As part of our 20th anniversary celebrations, we are reflecting on how the service has developed in a number of ways, this blog focuses on dissemination and how our approach has changed since the service was established in 2002. I have been looking through the Archives of the service and remembering many of the projects that we have worked on. There is also reflection how these activities have changed due to Covid-19 and new ways of working. This was originally intended to be one blog post but I found that we had worked on so many projects that it has turned into a series featuring exhibitions, events and building tours.
We participated in our first Open House event in 2005, I had taken part in this project when I worked at the Royal Society of Arts in 1998 so had the idea that the School would be a wonderful place to provide access to. The Open House weekend is a celebration of contemporary and renowned architecture across London which provides free public access to 100’s of buildings and attracts 1000’s of visitors.
In the first year, we did not know what to expect and we were overrun with visitors, I had to call my husband to come in and help, and the three tour guides had to take groups of about 40 visitors around the School which was problematic. We became more organised over subsequent years with a rota and a limit on the number of visitors on each tour. I remember that it has always been hard to recruit volunteers to work at the weekend although we were always helped by Open House volunteers which was very much appreciated. After a few years, the organisation was taken over by the Events team which was a relief as creating the tour rota was a complete headache.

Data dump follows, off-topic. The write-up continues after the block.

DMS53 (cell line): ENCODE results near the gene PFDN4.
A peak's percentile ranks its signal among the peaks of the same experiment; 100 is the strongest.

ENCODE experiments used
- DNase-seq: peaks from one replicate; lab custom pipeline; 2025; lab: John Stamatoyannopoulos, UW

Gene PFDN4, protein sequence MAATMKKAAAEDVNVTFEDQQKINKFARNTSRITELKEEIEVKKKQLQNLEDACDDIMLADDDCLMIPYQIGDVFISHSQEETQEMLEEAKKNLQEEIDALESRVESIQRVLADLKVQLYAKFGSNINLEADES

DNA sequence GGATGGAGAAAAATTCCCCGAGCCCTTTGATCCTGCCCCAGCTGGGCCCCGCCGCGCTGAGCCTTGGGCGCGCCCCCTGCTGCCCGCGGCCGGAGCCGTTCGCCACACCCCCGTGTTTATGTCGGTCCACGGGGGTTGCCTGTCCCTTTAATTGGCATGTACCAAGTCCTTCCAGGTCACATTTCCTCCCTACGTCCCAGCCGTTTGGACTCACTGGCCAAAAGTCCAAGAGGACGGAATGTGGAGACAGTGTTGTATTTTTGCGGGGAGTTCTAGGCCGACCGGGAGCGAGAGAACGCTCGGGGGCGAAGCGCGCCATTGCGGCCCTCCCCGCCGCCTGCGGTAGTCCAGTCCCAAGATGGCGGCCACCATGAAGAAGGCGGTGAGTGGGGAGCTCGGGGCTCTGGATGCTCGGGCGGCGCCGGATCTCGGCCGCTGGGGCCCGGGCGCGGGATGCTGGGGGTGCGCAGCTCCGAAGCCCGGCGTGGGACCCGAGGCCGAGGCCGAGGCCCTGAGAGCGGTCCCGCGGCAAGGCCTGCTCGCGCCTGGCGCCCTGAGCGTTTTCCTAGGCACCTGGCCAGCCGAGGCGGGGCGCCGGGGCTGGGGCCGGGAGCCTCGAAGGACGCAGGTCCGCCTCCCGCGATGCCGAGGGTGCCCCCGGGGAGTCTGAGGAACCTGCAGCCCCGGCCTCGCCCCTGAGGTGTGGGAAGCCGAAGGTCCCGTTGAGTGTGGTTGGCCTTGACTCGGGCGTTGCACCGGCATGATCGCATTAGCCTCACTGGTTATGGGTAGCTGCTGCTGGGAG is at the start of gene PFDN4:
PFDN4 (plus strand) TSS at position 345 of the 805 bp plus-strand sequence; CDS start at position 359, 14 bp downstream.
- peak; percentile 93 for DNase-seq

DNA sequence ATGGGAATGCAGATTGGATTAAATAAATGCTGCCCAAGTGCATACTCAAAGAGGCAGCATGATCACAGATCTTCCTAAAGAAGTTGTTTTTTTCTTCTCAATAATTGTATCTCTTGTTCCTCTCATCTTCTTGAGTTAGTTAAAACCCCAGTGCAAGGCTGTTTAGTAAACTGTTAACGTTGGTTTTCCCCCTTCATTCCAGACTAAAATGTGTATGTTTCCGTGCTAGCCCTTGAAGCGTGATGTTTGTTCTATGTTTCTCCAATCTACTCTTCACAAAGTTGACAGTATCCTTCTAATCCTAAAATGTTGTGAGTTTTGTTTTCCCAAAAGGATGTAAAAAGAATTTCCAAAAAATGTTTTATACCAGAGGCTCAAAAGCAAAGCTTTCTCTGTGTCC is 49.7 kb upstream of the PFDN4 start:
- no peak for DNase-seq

Open House London is a great opportunity to connect with the public who would not normally be able to visit our beautiful Keppel Street building. Over the years, we have received positive feedback on our tours and have met many interesting people, some of whom are related to key figures from our history such as the daughter of one of the building architects and also people who live locally who have always wondered what happens in the School. Some days, we welcomed over 400 visitors to the School. I was always exhausted at the end of the weekend but it was a rewarding experience that was worth the effort.
In 2005, I used the archives and secondary sources to develop the tour script, this has been revised over the years to include information on new parts of the building and recently information has been added on our colonial origins to acknowledge how the institution was established. We also run tours for staff induction day, graduation, student open day, VIP events, student groups and external groups such as the University of Third Age and Camden tour guides. After a two year break due to Covid-19, I recently ran a couple of tours and realised how much I had missed them and interacting with people and seeing their response, rather than talking through a screen. During lockdown we developed a powerpoint presentation for staff induction day, which introduces new staff, many of whom will have never visited to the building, to the history of Keppel Street and LSHTM.
Conducting tours of the building is a great way to promote the archives and our knowledge of LSHTM to internal and external stakeholders and to connect with colleagues in other departments. We are looking forward to running more tours for various groups in the future as we start to welcome more visitors back to the School.
For more information on tours, please contact firstname.lastname@example.org